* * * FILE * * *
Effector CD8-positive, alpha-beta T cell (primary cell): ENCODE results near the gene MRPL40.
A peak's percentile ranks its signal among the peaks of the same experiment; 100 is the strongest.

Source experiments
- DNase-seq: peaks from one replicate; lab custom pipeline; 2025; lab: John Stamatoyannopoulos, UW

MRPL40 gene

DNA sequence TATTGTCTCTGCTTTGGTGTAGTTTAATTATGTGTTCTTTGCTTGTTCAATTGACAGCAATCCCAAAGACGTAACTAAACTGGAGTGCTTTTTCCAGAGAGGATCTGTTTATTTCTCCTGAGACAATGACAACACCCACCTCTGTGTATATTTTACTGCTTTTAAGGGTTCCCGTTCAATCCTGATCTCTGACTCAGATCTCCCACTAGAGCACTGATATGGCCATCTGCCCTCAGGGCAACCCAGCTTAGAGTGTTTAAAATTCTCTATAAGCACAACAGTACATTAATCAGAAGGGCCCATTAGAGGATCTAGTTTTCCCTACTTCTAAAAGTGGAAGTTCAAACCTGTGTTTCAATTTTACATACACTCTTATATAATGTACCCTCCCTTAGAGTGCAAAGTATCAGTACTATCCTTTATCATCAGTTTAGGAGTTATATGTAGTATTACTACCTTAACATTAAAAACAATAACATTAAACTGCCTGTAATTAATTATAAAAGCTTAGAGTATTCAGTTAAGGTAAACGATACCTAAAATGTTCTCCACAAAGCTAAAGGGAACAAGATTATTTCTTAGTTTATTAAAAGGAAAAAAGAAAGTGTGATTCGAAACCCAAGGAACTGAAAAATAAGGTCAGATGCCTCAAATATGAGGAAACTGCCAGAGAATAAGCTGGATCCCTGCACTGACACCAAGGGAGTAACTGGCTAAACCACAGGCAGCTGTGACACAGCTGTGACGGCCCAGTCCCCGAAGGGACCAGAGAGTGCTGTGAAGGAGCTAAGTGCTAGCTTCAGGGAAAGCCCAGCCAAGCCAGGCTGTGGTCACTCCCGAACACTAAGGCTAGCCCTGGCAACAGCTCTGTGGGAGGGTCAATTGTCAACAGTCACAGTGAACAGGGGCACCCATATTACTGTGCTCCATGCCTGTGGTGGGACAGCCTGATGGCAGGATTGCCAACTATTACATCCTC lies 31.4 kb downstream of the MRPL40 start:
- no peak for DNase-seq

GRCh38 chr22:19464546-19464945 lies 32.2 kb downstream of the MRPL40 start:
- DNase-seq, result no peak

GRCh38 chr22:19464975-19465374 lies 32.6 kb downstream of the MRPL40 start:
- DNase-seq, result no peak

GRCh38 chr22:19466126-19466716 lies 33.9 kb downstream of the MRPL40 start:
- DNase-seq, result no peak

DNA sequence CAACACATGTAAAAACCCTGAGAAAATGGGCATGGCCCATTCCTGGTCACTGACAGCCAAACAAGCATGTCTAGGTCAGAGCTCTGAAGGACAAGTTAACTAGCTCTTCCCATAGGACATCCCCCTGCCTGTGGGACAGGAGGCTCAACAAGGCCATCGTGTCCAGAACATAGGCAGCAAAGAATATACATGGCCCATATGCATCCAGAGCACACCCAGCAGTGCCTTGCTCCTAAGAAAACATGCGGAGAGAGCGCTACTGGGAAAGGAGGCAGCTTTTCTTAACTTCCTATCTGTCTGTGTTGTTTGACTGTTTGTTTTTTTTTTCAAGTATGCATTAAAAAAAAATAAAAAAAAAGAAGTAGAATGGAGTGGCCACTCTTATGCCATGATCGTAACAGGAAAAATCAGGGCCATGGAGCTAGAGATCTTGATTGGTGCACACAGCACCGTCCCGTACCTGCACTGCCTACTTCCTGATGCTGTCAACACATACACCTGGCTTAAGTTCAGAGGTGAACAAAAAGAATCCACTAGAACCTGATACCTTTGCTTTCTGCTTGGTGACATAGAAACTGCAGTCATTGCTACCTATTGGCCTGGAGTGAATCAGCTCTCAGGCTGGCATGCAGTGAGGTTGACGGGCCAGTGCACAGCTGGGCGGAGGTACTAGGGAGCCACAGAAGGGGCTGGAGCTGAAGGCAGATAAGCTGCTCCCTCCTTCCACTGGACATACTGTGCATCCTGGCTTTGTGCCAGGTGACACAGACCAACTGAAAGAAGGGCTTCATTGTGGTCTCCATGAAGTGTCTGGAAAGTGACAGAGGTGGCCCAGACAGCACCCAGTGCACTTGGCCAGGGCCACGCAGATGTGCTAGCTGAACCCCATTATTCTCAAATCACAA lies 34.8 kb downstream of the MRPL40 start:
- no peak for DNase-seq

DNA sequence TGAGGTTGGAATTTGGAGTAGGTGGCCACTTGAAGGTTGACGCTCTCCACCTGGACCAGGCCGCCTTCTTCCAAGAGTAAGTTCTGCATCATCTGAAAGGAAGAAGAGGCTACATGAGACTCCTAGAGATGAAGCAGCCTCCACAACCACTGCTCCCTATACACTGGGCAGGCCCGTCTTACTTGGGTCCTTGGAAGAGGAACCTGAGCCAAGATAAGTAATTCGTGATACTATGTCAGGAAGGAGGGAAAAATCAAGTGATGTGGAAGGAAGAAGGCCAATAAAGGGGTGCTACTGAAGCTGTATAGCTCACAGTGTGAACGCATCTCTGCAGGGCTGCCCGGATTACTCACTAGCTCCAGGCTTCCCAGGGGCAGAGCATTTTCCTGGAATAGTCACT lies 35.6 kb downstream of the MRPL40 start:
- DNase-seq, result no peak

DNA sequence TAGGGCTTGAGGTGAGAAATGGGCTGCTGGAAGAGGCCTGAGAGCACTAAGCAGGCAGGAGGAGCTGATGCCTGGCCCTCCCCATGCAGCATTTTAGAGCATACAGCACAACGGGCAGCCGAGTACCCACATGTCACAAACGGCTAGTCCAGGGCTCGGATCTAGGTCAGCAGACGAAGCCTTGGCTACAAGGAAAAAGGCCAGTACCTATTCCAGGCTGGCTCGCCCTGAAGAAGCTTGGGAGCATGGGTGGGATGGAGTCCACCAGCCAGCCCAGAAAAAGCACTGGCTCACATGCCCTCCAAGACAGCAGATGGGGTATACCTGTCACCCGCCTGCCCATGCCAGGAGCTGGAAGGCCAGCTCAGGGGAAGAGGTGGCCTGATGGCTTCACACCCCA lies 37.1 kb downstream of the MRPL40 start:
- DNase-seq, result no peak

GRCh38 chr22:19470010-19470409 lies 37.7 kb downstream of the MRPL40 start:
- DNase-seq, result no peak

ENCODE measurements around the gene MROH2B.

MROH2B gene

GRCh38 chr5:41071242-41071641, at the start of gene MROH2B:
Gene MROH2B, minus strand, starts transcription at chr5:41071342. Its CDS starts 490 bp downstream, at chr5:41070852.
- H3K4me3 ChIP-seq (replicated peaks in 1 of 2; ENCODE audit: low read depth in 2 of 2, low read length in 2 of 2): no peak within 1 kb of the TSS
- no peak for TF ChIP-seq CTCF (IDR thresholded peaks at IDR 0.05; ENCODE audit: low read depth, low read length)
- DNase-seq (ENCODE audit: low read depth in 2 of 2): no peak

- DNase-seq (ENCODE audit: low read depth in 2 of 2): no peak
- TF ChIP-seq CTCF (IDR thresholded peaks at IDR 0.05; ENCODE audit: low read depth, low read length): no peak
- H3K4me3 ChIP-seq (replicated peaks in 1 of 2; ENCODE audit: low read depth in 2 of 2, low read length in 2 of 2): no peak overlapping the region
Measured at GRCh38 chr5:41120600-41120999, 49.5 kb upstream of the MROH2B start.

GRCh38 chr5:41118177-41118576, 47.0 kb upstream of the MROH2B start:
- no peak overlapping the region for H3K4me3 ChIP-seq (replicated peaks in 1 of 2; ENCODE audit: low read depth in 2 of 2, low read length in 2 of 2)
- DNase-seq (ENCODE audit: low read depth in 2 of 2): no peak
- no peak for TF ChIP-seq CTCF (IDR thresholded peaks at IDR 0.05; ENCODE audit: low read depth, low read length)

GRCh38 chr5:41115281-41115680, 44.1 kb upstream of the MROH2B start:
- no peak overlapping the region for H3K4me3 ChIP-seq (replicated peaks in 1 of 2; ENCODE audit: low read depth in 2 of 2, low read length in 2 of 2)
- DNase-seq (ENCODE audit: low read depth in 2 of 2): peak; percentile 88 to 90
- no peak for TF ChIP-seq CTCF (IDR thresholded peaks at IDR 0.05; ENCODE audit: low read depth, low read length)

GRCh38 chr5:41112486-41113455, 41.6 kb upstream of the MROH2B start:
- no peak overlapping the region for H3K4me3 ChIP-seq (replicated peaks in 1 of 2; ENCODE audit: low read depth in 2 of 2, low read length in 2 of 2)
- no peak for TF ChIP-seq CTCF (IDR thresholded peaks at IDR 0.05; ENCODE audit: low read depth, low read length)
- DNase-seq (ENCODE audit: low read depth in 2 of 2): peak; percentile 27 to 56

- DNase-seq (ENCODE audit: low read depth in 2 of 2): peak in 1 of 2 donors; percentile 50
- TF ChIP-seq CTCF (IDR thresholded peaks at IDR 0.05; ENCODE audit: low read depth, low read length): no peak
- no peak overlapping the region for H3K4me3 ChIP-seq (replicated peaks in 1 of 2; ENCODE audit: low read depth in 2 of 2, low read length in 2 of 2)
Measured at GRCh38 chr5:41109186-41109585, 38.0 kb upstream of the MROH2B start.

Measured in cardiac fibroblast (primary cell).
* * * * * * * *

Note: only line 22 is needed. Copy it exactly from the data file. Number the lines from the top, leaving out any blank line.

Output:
ENCODE measurements around the gene MROH2B.